I just got home from Phoenix, Arizona where I attended the 2017 Southern Baptist Convention. In a lot of ways Southern Baptists get a bad rap. We’re criticized for fighting with each other about tertiary issues. Many people consider us behind the times on issues such as racial reconciliation and the role of women in ministry among other things.
Some of these criticisms are valid. But sometimes the SBC is just misunderstood.
But despite the legitimate criticisms and the misunderstandings, I still love the SBC. And I’m glad to be a part of it.
Here are four reasons why.
The ocean fascinates me. It’s so big and mysterious. It’s full of life and surprises. Sometimes it’s calm. Sometimes it’s fierce. But it’s always beautiful. Probably what I love most about the ocean is that no matter how many times I visit it, it never ceases to amaze me.
The Bible is a lot like the ocean. Like the ocean, the Bible is big and mysterious. It’s full of life and surprises. You could read the Bible every single day for the rest of your life and still never unveil all of its beauty and mystery. The Bible never ceases to amaze.
And the crazy thing is that we get to plunge its depths.
Here’s four steps you can take to dive deeper into Scripture.
Prayer is powerful because God is powerful. And prayer is effective because God is good. Not only does God hear our prayers. He responds to our prayers. It is an incredible thing to realize that the God of the universe hears and cares and responds to our petitions.
But prayer is challenging. We often need a reminder about the power of prayer to stay disciplined in prayer.
Here are three vital lessons Jesus teaches us about prayer.
Sin is a common theme in the Bible. That’s because sin is the fundamental problem you and I face every single day. And sin is the chief obstacle God is working to overcome through the good news of Jesus Christ.
We have kind of erased sin from our vocabulary in today’s culture. We don’t like the way it reflects badly on us. But if you are sick, ignoring your illness doesn’t lead to your health. It leads to your destruction.
We need to come to grips with our own sin so that we can be delivered from it.
And the Bible talks about two different ways you and I sin.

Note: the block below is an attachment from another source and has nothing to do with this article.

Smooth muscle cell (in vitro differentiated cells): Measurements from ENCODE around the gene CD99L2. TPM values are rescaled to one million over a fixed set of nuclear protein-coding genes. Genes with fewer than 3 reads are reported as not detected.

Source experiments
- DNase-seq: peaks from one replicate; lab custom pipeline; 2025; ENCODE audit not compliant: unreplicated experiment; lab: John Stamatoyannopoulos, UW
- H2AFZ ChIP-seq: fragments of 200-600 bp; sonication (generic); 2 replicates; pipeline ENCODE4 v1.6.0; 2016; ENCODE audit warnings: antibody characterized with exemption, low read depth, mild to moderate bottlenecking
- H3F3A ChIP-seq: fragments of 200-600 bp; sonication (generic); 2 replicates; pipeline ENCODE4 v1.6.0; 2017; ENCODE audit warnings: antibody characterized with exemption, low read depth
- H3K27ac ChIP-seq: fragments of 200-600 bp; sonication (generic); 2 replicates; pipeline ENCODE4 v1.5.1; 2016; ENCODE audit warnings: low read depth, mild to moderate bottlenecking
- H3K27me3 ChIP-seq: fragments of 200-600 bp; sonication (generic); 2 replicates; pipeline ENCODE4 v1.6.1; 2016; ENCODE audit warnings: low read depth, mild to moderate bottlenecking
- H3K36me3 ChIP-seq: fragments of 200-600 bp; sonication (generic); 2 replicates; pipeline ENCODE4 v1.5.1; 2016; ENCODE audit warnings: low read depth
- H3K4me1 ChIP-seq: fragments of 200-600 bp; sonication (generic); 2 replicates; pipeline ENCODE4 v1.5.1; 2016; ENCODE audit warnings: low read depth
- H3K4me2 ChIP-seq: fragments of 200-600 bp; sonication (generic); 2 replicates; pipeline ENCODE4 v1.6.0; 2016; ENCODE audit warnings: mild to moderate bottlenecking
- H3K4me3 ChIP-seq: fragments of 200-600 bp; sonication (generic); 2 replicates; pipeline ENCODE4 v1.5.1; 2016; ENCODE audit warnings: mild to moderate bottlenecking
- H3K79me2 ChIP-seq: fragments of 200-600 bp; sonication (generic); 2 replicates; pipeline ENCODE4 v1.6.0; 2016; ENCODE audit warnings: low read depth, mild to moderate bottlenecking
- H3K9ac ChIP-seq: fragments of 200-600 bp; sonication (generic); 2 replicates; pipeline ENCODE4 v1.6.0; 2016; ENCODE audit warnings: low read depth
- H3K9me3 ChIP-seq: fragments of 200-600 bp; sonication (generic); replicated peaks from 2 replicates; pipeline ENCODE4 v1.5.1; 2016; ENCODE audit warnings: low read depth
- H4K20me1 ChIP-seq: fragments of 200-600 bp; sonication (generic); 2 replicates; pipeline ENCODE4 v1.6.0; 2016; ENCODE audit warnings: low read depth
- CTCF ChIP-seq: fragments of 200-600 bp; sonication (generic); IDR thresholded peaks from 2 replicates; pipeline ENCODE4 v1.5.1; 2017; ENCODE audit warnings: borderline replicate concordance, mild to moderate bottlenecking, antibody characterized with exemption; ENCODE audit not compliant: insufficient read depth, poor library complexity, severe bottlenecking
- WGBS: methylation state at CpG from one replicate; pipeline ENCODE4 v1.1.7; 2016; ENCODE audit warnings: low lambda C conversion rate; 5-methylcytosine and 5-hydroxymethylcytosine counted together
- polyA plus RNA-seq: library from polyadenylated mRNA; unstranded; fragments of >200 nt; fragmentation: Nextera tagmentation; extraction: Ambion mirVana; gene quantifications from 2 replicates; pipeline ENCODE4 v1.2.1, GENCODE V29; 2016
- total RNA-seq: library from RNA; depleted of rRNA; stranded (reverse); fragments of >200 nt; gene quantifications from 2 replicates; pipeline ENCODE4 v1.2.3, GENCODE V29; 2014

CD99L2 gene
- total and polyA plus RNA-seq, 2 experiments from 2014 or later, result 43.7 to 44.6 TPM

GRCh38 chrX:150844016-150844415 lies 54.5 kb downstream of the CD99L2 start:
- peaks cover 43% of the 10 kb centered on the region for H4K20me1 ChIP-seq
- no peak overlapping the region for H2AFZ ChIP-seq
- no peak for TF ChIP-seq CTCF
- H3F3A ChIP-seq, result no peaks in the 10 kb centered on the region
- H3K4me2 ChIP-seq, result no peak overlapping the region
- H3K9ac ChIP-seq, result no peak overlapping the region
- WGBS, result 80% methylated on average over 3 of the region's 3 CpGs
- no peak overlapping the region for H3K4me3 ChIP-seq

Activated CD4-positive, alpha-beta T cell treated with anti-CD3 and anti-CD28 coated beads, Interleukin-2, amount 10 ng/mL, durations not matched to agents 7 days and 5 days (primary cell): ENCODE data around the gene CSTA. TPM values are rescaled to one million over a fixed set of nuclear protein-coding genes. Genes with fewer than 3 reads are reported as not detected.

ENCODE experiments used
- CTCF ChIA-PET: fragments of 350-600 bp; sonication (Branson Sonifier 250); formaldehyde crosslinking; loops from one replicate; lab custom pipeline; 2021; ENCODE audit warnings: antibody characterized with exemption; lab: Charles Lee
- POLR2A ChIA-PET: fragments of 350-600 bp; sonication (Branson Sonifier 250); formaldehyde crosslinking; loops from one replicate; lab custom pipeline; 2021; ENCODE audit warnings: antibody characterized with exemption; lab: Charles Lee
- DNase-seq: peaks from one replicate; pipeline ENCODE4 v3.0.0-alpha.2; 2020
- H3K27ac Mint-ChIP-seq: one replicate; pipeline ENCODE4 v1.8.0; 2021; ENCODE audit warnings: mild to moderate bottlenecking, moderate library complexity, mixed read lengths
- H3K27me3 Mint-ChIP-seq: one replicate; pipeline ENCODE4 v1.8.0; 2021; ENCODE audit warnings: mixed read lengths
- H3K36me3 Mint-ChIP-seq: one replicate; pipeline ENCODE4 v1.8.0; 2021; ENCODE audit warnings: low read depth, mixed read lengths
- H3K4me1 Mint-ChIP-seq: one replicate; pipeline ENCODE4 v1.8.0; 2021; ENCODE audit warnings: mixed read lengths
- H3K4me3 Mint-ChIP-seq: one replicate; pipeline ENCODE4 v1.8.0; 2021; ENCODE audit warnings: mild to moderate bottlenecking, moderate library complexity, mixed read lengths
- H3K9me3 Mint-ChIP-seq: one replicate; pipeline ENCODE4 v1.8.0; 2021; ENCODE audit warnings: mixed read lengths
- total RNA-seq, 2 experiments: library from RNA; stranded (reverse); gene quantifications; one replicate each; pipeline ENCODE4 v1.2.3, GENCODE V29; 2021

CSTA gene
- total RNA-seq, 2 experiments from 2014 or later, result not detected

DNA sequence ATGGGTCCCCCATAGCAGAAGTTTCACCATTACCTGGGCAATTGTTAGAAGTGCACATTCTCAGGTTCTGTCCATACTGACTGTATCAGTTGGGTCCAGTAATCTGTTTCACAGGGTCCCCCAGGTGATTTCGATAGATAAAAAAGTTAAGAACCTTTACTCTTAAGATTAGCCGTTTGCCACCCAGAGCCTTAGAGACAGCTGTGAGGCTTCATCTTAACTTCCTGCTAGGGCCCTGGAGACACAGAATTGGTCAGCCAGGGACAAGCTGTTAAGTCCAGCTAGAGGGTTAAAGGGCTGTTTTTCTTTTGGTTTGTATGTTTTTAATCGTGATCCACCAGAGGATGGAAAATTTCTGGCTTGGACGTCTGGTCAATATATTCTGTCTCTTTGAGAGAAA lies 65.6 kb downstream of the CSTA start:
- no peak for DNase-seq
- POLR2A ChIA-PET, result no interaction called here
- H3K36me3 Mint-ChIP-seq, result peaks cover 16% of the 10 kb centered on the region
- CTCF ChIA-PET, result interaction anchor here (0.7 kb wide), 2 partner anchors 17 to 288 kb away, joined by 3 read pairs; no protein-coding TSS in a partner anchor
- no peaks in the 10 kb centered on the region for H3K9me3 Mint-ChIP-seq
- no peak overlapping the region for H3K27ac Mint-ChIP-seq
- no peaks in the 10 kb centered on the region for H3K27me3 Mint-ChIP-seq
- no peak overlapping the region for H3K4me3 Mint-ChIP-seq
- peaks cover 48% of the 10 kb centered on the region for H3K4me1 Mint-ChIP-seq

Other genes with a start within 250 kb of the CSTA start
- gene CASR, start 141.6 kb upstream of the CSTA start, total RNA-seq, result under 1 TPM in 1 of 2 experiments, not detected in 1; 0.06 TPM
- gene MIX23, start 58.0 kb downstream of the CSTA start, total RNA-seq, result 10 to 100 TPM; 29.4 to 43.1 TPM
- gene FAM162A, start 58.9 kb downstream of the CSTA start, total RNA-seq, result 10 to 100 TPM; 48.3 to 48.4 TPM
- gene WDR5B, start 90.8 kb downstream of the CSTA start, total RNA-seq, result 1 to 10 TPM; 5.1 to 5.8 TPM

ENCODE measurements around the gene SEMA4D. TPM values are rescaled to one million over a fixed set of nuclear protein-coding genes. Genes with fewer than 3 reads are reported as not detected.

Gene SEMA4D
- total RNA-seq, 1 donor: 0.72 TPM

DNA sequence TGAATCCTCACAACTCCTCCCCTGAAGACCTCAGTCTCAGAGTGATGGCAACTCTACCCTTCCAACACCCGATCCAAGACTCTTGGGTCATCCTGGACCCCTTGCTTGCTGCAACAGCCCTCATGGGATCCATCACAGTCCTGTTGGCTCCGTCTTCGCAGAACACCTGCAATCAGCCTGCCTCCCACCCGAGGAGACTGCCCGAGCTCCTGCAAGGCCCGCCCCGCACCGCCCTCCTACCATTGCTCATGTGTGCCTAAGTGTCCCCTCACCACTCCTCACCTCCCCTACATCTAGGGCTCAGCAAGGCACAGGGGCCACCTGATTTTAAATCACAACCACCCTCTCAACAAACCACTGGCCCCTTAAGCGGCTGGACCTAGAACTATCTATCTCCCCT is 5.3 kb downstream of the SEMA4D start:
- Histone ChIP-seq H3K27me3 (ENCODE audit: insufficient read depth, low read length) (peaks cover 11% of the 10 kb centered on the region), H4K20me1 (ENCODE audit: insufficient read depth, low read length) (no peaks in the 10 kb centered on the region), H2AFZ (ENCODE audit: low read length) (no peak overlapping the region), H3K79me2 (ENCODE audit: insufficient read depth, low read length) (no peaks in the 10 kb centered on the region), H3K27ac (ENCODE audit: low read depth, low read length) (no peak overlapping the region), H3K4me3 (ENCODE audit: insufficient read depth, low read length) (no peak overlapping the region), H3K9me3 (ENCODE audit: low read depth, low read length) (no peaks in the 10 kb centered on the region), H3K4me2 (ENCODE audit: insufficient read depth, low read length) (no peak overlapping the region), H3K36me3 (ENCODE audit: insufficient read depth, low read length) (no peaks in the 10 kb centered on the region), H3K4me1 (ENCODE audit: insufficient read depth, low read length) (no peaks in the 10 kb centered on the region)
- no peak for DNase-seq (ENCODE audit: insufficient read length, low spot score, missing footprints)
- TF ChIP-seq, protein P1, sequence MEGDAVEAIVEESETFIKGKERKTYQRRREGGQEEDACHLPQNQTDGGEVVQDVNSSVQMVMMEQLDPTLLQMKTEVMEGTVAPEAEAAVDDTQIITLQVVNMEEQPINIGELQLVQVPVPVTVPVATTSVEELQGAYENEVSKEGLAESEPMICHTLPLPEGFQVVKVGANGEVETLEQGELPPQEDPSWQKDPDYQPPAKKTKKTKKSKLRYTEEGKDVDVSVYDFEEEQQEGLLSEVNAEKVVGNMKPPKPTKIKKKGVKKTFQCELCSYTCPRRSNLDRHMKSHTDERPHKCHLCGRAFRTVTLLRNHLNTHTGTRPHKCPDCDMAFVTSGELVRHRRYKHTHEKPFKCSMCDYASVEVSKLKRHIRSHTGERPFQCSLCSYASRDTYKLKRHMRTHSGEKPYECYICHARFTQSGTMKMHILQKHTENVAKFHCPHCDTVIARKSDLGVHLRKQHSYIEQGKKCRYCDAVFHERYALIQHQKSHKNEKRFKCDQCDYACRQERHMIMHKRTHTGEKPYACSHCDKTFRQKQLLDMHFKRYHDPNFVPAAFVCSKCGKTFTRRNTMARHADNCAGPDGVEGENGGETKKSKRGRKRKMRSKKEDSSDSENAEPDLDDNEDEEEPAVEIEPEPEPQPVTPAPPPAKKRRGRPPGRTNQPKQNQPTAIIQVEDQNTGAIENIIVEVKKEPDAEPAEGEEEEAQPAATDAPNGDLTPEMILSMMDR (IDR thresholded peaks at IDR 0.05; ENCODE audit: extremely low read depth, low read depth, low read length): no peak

I have a clock on a shelf in my office that belonged to my great-grand parents. It was their fiftieth wedding anniversary present. It’s not the most expensive clock ever made. It’s not the most ornate or complex clock of its kind. But it’s a special clock to me, and I value it greatly.
This clock fascinates me because it doesn’t use battery or electricity to operate. (Amazing, right?) It has no track pad. No touch screen. No Thunderbolt 3 ports. It cannot connect to wifi.
I guess by today’s standards, it’s a dumb clock. But this dumb clock is a masterpiece.
If you’re a Christian, then you understand the importance of prayer. Jesus expects us to pray. He even teaches us how to pray. The Bible itself is filled with many examples of prayer. There is even a book called Psalms entirely devoted to worship and prayer.
Perhaps you have tried prayer. Maybe even you pray regularly. But if you’re anything like me, you’ve probably found yourself wondering from time to time whether or not your prayers are effective.
If that’s you, then keep reading.
I didn’t always find the Bible to be remarkable. In fact, for most of my life I found it mysterious and next to impossible to understand. That changed for me around the age of twenty-two when I encountered God in an unmistakable way that left me forever changed. After that, I no longer saw the Bible as an irrelevant, ancient book that could be left confined to a shelf collecting dust.
From that moment forward I just couldn’t put it down. And I didn’t. And I haven’t.
I love the Bible. And I pray to God I continue loving the Bible until the day I die.
Mark Batterson On Why You Should Find The Bible Remarkable
I recently listened to a sermon by Mark Batterson, lead pastor of National Community Church in Washington D.C., and author of several books including New York Times Bestseller The Circle Maker.
In his opening statements he unpacked some of the truths that make the Bible so remarkable–for believers and unbelievers alike.
Here’s what he said,
The last two weeks have been tough. We lost a sweet lady at my church who was an inspiration to many. And my wife’s uncle passed away after a grueling battle with cancer. Being near two deaths in such close proximity to one another really took its toll on me. That’s why I haven’t written in almost two weeks. There has been a lot going on.
But I’ve spent some time reflecting on life and death. And as I have witnessed and walked with others through loss and grief, I am reminded of four gospel truths that shape the way Christians grieve.
I am a Christian. A father to four. And I’m a pastor. As a Christian and as a father, I understand how important it is to disciple my kids. I’m sure you do too. As a pastor, you would think I’m equipped to do this. And in a lot of ways I am. Maybe even more so than a lot of people.
But here’s a fact. I’m human. And I struggle just like you.
From my own experience and from conversations I’ve had with other parents, here are two of the greatest challenges we parents face when it comes to investing spiritually in the hearts and minds of our children.
Every year people celebrate Saint Patrick’s Day. Usually that involves wearing green, pinching people and consuming massive amounts of alcohol . I’m not really sure how those things fit into celebrating the life of Saint Patrick. It’s kind of like Easter and the Easter Bunny. There is really no correlation.
But we’ve all heard of Saint Patrick.
Unfortunately most people don’t know the first thing about him.
So I wanted to take a moment to share four facts about Saint Patrick you probably didn’t know.